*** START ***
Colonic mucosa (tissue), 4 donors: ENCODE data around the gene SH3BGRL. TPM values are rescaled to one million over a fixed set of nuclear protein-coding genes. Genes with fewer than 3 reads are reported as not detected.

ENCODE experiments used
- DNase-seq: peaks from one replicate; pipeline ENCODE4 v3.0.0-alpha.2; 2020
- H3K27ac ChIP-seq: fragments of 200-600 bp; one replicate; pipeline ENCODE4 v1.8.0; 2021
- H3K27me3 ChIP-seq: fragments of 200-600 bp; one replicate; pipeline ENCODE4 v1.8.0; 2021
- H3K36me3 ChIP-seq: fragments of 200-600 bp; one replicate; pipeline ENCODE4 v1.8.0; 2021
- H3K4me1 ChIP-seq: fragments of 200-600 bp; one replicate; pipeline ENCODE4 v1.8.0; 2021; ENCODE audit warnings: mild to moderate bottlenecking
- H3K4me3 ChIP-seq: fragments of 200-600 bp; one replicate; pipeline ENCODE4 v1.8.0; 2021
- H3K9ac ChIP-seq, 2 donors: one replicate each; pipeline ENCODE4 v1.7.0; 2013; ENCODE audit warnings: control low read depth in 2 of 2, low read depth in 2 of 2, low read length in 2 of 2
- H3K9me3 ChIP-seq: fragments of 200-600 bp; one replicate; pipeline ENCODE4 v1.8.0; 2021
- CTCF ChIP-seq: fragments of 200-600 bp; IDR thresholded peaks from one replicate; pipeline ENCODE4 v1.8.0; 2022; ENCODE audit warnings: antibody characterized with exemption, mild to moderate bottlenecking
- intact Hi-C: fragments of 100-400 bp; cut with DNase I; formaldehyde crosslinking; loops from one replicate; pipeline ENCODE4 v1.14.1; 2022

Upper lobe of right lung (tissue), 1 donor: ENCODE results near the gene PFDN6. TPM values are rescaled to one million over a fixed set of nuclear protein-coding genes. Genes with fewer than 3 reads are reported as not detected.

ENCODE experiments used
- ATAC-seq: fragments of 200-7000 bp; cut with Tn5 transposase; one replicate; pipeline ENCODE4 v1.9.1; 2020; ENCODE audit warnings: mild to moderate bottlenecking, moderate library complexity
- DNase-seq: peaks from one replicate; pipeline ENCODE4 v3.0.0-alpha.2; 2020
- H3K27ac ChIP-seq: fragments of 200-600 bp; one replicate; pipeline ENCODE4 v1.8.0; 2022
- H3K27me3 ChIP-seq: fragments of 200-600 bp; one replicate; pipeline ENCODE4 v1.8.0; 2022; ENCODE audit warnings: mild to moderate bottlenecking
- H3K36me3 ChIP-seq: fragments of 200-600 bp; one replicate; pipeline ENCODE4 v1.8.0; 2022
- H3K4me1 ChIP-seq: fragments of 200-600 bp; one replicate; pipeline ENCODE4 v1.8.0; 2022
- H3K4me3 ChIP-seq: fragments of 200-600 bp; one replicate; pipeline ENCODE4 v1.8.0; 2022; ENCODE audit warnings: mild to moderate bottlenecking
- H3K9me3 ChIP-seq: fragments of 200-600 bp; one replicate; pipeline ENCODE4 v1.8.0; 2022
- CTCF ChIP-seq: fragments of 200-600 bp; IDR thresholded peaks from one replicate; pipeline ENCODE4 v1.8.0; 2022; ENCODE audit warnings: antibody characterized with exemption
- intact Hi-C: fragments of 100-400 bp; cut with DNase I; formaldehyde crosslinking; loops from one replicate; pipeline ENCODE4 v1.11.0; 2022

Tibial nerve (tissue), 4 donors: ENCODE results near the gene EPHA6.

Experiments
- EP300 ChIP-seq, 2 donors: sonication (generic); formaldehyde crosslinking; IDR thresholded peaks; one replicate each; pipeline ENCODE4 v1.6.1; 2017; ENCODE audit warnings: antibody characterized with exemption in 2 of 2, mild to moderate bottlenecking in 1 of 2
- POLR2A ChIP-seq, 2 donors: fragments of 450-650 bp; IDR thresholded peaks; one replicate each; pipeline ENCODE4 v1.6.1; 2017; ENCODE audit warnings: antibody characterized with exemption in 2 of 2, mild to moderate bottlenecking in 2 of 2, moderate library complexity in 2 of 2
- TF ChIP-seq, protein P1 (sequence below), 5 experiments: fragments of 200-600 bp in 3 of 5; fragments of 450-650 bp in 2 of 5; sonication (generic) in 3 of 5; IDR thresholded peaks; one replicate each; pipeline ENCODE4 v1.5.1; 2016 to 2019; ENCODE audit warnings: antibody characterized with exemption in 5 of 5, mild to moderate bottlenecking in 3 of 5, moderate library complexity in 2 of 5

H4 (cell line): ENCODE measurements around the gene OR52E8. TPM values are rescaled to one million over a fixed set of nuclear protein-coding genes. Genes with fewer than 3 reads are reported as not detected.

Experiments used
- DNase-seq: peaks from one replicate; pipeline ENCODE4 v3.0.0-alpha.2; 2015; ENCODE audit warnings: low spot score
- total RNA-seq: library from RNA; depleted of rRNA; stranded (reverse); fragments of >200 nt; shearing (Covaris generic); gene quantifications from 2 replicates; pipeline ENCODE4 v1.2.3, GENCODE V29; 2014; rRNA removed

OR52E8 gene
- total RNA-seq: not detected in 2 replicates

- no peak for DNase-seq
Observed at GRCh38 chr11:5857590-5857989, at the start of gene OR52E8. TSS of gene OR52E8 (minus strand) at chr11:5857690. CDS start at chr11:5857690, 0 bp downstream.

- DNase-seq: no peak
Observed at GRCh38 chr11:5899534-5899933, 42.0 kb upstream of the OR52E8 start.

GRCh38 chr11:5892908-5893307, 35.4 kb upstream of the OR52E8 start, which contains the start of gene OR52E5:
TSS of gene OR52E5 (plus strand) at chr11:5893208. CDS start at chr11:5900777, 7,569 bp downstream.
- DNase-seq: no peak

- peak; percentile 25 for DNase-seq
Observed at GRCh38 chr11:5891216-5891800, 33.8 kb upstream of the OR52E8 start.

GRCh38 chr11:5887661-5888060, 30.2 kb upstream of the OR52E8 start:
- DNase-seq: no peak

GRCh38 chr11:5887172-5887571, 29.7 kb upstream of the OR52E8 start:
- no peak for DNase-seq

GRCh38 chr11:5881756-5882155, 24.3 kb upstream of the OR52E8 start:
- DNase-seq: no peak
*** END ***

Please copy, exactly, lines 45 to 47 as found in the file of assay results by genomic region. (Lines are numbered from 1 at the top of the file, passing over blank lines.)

GRCh38 chr11:5887661-5888060, 30.2 kb upstream of the OR52E8 start:
- DNase-seq: no peak

GRCh38 chr11:5887172-5887571, 29.7 kb upstream of the OR52E8 start: